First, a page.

There's no denying that cryptocurrency is the new-age gold. In this year alone, the prices of Bitcoin in all popular exchanges have more than doubled while that of smaller players such as Ethereum have witnessed an unprecedented leap of more than 4000%.
According to leading financial and market analysts, this is just the beginning of a new world order. If anything, by 2020, it is expected that cryptocurrency transactions will account for more than 25% of the current market capitalization share.
A figure that is currently largely dominated by fiat currency. And as the world is slowly, but progressively, coming to terms to the usefulness of virtual money, especially in hedging against inflation and state control, the demand for cryptocurrency is highly likely to skyrocket to unimaginable heights.
Talking of cryptocurrency and the lingo revolving around it, there has been a proliferation of useful services targeting the average user or investor. A good example of this is exchanges. Unlike a few years ago, exchanges have made it incredibly easier for one to buy and sell their bitcoin or altcoins at the click of the mouse.
You no longer have to mine coins to join the bitcoin community. Thanks to these exchanges, anyone can quickly and flawlessly convert their fiat currency holdings into a cryptocurrency of choice within a span of a few minutes.
What Is Exodus?
As you would expect it, an exchange is always backed by a wallet. In other words, a wallet acts as the ‘virtual bank' for one's coins, the same way traditional banks hold your money for you. One of these is Exodus.
Even though Exodus is hardly mentioned within the cryptocurrency circles, there is no doubt that it is one of those wallets that most traders prefer to use.
In fact, it is estimated that one in every player who frequents major coin exchanges platforms such as Coinbase has a wallet with Exodus. Here's is a quick primer on how Exodus has managed to stay ahead of the crowd.
In a world teaming with a proliferation of new competitors, there's no doubt that it can be hard to distinguish yourself from the masses. However, Exodus has done a good job in drawing a distinct line between themselves and other competitors. For starters, they employ a multi-asset wallet.
This is a wallet that supports more than just bitcoins; they have gone a step further and integrated altcoins such as dash, Ethereum, Dogecoin, and Litecoin. This multi-versatility has seen them garner widespread popularity among both investors and speculators who are looking to dabble with two or more blockchain assets.
This way, Exodus can be termed to be an all round wallet that could come in handy for both experienced and novice crypto investors.
Any wallet is as good as its user interface, virtually. Here's a another area that Exodus multi-asset wallet excels. They have a user pie-chart that enumerates a one's digital currency holdings based on the assets that they have chosen to put their money into.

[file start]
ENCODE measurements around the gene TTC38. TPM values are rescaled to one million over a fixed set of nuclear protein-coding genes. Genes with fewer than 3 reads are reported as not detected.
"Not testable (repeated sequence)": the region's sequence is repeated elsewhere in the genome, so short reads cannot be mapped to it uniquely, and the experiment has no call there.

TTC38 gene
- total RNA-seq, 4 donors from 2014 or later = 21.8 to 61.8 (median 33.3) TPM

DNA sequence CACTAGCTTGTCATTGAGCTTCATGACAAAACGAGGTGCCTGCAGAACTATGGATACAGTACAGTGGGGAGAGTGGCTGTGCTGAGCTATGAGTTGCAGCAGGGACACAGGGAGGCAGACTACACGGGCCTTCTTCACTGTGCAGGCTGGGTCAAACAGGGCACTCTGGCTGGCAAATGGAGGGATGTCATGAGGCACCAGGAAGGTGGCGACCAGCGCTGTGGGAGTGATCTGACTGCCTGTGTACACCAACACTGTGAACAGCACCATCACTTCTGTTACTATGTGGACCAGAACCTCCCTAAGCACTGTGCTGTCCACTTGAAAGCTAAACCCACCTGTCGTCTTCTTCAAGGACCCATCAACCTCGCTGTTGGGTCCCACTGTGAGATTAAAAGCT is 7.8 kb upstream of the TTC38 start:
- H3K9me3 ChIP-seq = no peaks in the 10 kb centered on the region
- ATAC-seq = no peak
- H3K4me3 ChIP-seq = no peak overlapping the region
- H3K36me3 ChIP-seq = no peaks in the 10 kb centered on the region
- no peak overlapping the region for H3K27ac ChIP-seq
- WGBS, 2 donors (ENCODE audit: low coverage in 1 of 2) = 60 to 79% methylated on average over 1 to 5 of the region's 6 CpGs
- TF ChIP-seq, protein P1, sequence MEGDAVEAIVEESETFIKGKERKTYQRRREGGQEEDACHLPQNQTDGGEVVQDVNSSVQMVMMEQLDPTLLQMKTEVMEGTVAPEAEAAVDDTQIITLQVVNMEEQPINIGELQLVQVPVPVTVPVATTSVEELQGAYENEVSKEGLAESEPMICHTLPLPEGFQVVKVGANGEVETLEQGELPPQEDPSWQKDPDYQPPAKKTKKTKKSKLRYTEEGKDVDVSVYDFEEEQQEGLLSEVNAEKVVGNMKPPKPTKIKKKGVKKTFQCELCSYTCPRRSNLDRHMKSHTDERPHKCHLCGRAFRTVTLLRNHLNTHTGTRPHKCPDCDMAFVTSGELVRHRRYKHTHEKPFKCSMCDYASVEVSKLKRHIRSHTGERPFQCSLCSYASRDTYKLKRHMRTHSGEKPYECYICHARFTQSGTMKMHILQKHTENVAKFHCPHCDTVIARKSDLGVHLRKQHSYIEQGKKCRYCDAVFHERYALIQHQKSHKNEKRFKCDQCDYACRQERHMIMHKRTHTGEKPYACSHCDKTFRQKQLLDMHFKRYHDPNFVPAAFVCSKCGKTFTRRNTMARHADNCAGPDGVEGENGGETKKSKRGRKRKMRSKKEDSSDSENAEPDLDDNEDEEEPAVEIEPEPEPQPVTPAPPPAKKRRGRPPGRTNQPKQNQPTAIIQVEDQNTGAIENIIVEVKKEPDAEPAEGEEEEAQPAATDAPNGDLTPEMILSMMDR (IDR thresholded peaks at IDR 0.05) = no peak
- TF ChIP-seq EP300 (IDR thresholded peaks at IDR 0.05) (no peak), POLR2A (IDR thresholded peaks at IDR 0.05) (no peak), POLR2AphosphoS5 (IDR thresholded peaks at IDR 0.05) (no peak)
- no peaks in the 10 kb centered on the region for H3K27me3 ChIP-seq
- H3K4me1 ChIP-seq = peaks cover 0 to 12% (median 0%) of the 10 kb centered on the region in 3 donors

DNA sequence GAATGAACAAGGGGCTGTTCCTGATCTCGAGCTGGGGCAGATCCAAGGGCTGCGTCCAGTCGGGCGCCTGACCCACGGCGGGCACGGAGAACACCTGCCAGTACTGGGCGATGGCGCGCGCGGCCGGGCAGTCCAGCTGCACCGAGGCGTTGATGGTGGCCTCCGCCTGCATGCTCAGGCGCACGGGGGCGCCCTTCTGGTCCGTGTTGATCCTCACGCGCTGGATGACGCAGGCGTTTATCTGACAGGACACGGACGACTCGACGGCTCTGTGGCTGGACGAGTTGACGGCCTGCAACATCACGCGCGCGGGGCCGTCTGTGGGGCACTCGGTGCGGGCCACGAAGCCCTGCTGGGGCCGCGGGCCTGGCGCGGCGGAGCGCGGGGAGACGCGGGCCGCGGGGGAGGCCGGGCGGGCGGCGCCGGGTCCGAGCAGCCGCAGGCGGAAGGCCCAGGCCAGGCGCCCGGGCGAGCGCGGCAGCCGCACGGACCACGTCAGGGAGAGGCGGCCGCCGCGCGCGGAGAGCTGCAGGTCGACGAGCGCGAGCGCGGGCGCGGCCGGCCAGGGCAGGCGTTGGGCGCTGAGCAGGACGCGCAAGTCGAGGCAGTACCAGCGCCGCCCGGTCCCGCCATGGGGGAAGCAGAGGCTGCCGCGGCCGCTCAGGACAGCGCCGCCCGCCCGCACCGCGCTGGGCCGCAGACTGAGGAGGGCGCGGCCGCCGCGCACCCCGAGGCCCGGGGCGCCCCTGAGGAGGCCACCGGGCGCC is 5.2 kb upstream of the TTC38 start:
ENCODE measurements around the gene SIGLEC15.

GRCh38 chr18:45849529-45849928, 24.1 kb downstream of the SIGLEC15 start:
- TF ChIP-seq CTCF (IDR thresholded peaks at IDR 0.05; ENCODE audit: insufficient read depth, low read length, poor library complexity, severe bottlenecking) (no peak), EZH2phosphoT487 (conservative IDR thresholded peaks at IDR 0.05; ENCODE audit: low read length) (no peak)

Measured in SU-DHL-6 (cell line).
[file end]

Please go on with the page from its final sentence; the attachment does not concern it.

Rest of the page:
It might not seem much, but this feature is very convenient for investors who would wish to keep easy visual track of their cryptocurrency holdings. Sure, one may argue that supporting various cryptocurrencies is not necessarily a unique feature by itself. And that's true.
However, when you combine this flexibility with an easy-to-navigate platform, then you understand why most crypto traders and investors have stuck to this wallet ever since they were ushered to the world of virtual, anonymous money.
Internal Built-In Exchange
In addition to this, Exodus seems to be among the few wallet-based platforms with a built-in internal exchange. This is a feature that has received commendations from various factions especially traders who specialize in instant and day trading.
This exchange works for each of the five supported digital currencies, and the prices are usually adjusted in real time basis.
In case, you're wondering how this is possible given that Exodus has always positioned itself as a multi-asset wallet, the integration of an API (in this case ShapeShift) allows users an unbridled access to a normalized internal digital currency exchange system.
Despite the numerous upsides of Exodus, it is not exactly flawless. One striking downside is that Exodus lacks the very basic option of controlling separate wallet addresses for each supported digital currency in one's portfolio.
In short, this means that it is not easy to have a regular Ether or bitcoin address and a separate watch-only address while using this wallet. Although this is something that can be fixed with an extensive software update, the developers behind Exodus are yet to do so.
Besides, it is not easy to display the cumulative value of one's cryptocurrency holdings in any other global currency other than the US Dollar. You will have to do this manually if you'd like to estimate the value of your portfolio in any other international currency.
Considering that some wallets offer this kind of customization on their platform, Exodus may want to step up their game. Especially considering that it has already attracted a good percentage of users from outside the United States.
Should You Use Exodus?
Having said that, there's no doubt that Exodus is a handy tool for both beginners and seasoned investors in the cryptocurrency world. However, there's still that lingering feeling that the multi-asset digital currency wallet could do with a bit of customization, particularly targeting its flexibility.
And who knows, we could see its developers roll out this client update soon, bearing in mind that the world of crypto is still in its toddler stages. It is also worth mentioning that while Exodus has a decent working desktop interface, there isn't a mobile client service during the time of writing this.